Over the past few months it has become clear that many people do not fully understand how emissions trading works in New Zealand. To help explain how the New Zealand Emissions Trading Scheme (ETS) works, Motu Economic and Public Policy Research has released seven short videos answering questions asked by students relating to climate change and the ETS. You can also watch the full compilation here.
Lets the market find the price.
Drives behaviour change.
An emissions trading system (ETS) enforces an emission reduction target and increases the cost of high emitting activities driving investment and behavioural change. The government issues a limited number of emission units, which are allowances to emit greenhouse gases. Every tonne of emissions has to be matched by an emission unit. The number of emission units limit the amount of greenhouse gases emitted into the atmosphere and gives them a market value, the emissions price. This encourages New Zealanders to figure out where emissions can be reduced at the lowest cost. The number of units issued shrinks over time, allowing New Zealand to gradually transition to a low-emission economy.
pay the price and pass it on,
so we emit less.
A relatively small number of regulated participants are required to surrender units in the ETS. For example, in the energy sector (covering production of electricity and heat as well as transport), ETS participants are firms that produce or import fossil fuels. The participants pass on the cost of those units to the businesses they sell their fossil fuels to, who then pass the cost on to consumers who use the fuels and actually create the emissions. This price signal encourages us to consume less high-emission products, it makes low-emission choices more attractive and drives us to change our behaviour. We don’t need to understand the ETS to respond. When the government starts to auction units, the revenue will go to the government and can be returned to the economy in different ways – such as reducing other taxes or issuing rebates; providing transitional support to vulnerable households, businesses or communities; or funding special projects.
Prices were too low.
No more. Price is rising, now
Low ETS prices did not force companies nor consumers to change their behaviour, so emissions kept going up. The ETS price was very low and as long as the price for high-emission activities did not rise, firms did not need to reduce their emission levels. Furthermore, there was uncertainty about future emission limits and prices, so companies they did not change their investment patterns. New Zealanders did not experience any increase in costs for these high-emission activities and therefore did not change their consumption patterns either, so emissions kept going up. However, as emissions prices have increased in the last two years, firms are increasingly encouraged to reduce their emissions.
It isn’t broken.
Brave politicians just need
to constrain units.
The ETS market functions well now, but participants need to know for certain that the future domestic supply of units will decline as New Zealand moves toward a low-emissions economy. This requires limiting both the number of units that are auctioned and freely allocated by the government, and the number of overseas units that can be used in the system (if that becomes possible in the future). The ETS is currently cut off completely from overseas units. New Zealand can’t keep outsourcing all of our emission reductions; under the Paris Agreement, all countries need to stop pumping emissions into the atmosphere.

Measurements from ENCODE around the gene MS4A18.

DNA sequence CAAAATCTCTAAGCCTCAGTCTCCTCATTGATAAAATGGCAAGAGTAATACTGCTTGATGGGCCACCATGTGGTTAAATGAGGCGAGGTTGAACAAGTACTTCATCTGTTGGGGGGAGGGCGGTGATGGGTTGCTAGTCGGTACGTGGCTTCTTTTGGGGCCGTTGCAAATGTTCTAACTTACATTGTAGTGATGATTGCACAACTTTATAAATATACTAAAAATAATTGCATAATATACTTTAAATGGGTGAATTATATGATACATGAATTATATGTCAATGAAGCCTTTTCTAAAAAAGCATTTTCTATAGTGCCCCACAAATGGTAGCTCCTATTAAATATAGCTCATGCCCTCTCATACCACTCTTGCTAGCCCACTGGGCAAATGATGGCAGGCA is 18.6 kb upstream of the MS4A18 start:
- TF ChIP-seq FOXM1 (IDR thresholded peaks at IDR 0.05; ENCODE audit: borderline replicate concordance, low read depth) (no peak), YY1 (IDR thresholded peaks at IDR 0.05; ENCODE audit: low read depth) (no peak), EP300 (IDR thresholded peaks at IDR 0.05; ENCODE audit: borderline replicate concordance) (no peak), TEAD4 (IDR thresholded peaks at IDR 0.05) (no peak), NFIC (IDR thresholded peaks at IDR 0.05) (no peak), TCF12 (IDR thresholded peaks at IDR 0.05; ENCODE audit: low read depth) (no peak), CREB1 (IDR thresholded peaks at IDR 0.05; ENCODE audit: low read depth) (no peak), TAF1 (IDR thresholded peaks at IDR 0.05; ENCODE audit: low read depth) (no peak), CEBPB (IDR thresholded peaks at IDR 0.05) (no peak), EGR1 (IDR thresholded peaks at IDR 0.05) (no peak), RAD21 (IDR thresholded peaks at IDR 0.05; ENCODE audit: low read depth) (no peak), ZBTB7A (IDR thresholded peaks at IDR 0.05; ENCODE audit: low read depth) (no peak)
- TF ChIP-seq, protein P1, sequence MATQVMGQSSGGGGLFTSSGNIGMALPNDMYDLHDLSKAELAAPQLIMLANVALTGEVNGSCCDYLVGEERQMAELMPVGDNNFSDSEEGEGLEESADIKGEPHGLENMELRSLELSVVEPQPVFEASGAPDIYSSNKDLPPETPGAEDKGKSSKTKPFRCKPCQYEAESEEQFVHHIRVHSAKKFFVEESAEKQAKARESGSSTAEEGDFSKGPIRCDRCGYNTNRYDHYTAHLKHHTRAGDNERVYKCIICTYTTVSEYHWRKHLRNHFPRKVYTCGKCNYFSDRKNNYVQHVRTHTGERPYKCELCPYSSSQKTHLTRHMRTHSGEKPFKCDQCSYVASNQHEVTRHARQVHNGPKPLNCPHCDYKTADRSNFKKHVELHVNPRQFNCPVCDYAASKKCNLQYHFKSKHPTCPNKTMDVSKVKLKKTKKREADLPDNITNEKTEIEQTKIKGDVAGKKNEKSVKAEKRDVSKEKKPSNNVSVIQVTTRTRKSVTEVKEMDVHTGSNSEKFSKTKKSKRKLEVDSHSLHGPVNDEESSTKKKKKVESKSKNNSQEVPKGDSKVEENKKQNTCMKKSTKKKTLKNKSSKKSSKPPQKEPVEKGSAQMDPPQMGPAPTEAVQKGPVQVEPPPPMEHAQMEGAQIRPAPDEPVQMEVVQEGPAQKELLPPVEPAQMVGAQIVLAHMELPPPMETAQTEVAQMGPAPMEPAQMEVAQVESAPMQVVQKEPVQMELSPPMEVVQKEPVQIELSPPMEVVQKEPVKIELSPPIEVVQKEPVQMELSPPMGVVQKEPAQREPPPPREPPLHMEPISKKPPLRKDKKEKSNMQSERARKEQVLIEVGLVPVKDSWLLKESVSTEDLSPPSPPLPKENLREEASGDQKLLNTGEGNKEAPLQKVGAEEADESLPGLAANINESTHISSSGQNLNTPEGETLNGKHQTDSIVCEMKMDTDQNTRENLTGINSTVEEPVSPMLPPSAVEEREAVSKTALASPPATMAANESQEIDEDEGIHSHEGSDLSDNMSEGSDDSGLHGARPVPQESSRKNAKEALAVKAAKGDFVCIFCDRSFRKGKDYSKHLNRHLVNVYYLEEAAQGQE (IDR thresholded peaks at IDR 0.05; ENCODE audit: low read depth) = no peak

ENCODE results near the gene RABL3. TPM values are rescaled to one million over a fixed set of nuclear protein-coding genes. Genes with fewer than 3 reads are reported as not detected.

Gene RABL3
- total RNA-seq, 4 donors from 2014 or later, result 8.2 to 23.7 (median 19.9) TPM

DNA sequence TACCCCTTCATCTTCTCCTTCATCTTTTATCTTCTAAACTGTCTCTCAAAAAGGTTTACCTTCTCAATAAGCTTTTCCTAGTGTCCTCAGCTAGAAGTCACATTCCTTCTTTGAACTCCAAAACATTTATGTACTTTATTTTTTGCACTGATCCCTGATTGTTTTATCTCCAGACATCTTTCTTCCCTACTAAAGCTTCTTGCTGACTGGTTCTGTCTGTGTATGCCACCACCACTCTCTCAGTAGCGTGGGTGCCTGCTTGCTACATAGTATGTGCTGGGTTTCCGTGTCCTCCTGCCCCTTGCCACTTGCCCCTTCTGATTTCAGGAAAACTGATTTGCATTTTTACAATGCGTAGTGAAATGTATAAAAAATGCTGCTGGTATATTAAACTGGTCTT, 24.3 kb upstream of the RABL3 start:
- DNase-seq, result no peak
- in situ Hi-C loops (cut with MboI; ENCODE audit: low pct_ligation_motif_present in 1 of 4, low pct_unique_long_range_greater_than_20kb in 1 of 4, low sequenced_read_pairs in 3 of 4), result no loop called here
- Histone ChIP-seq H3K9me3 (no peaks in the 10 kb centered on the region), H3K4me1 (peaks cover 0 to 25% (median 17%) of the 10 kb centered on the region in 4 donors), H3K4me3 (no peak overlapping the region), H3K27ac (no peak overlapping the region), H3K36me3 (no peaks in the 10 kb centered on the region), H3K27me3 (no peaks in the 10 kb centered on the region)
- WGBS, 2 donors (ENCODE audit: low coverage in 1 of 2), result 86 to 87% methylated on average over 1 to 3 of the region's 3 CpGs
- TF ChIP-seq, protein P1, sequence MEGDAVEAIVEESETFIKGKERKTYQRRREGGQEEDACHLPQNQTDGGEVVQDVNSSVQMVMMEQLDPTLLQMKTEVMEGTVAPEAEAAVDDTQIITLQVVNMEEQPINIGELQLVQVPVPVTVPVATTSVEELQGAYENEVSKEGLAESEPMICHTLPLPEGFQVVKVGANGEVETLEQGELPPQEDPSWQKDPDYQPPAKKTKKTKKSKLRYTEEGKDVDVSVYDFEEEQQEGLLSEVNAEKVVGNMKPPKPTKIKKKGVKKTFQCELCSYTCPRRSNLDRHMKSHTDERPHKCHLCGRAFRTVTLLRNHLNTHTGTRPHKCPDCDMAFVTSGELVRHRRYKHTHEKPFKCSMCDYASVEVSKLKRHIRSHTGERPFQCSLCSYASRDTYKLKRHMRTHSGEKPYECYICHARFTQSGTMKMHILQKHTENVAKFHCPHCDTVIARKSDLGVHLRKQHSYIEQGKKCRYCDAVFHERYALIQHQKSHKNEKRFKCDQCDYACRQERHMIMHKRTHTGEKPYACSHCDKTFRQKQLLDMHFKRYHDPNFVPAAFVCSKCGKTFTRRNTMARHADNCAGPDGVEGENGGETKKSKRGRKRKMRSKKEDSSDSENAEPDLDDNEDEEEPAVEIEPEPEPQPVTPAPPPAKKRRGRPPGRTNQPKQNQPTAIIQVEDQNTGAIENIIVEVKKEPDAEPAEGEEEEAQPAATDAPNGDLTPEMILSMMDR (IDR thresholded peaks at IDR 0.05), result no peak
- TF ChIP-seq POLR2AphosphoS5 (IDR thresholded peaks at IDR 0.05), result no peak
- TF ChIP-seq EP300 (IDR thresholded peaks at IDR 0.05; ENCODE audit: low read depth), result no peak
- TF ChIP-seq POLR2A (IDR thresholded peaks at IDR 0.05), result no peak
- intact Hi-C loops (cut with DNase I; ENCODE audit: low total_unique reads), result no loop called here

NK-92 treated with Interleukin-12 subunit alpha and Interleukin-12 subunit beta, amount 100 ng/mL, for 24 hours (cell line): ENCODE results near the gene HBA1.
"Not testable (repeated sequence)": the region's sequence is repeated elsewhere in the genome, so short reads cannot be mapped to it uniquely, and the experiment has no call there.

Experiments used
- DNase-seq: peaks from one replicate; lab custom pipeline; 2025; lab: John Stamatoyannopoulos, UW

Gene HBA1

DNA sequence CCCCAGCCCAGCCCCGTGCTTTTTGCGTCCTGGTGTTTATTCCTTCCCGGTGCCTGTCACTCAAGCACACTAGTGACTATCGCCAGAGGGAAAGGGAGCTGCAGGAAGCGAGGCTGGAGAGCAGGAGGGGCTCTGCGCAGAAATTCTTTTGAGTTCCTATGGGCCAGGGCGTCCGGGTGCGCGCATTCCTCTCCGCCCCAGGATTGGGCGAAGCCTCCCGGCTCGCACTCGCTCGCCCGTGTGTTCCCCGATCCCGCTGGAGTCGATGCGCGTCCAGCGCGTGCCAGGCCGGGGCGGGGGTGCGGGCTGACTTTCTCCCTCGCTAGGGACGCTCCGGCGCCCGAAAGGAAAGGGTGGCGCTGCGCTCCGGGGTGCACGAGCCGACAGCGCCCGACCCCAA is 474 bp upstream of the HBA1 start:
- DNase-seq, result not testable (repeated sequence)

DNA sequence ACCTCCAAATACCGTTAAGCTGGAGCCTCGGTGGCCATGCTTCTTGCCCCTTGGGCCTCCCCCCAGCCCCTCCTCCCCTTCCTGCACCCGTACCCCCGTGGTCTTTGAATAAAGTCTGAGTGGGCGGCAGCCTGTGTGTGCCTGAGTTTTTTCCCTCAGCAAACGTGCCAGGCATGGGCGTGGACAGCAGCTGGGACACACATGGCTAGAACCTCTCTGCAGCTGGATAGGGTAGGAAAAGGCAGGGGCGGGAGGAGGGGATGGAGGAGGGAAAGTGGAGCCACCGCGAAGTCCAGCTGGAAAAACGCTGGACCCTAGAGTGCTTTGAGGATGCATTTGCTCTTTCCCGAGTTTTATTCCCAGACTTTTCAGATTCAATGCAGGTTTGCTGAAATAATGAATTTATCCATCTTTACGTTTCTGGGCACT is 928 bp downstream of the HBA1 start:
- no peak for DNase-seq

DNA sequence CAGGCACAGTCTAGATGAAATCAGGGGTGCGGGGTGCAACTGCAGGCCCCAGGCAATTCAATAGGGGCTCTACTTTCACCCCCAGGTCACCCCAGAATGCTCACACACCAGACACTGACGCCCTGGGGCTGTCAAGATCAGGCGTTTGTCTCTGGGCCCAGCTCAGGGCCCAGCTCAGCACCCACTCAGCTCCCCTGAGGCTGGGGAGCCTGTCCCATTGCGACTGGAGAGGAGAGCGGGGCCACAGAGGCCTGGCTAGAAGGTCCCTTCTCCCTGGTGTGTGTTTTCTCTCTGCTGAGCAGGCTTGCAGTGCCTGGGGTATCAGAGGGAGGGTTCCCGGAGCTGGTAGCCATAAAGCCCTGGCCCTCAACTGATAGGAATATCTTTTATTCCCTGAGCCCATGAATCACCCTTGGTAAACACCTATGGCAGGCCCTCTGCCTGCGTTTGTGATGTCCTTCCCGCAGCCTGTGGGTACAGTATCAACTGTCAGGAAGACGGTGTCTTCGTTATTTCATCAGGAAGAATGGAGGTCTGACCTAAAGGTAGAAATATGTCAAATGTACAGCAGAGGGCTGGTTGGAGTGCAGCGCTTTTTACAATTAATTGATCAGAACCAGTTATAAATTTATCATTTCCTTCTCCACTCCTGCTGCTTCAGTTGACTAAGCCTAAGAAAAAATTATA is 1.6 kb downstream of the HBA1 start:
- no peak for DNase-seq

Dodgy credits stopped.
Setting limits will send good
price signals at home.
The ETS was originally designed so that New Zealand could adopt the international price on emissions. We did this because emission reductions help the climate in the same way wherever they take place, and globally it makes sense to achieve the most reductions possible for every dollar of investment. However, we found that international units weren’t from real emission reductions and as the international price collapsed, it was more attractive for New Zealanders to buy cheap, low-quality overseas units than reduce our own emissions. Our ETS has not accepted overseas units since mid-2015 and they are not currently traded in our market. The Paris Agreement offers a fresh start, with a new framework for emissions trading between countries. We must ensure that any overseas units used by New Zealand will produce the same benefit to the atmosphere as making emission reductions at home in New Zealand. By applying quality controls and quantity limits on overseas units used in the ETS, we can send the right kind of price signals that will help New Zealanders reduce emissions, while helping developing countries start their own low emission transitions.
Enforce the limit,
encourage policy change,
emissions will fall.
If the limit on emissions in the ETS is enforced, emissions will go down. However, we also need other policies that will make it easier for producers and consumers to respond effectively to price signals; otherwise the price for emission units could get very high. Emission reduction policies are also needed for sectors outside of the ETS, like biological emissions from agriculture. Emission pricing is an important part, but not the only part, of an effective strategy for reducing emissions in New Zealand.
ETS is here.
Now we know how to fix it,
don’t change instruments.
A carbon tax and an ETS have a similar effect, but use different mechanisms. If well designed, they both can encourage behaviour change, generate government revenue which can be returned to the economy, ensure rigorous regulatory compliance, and cover the same emissions from the same emitters. New Zealand already has a functional ETS, and if we make some straightforward changes we can establish an effective price relatively quickly. We don’t have to change instruments to change the tune.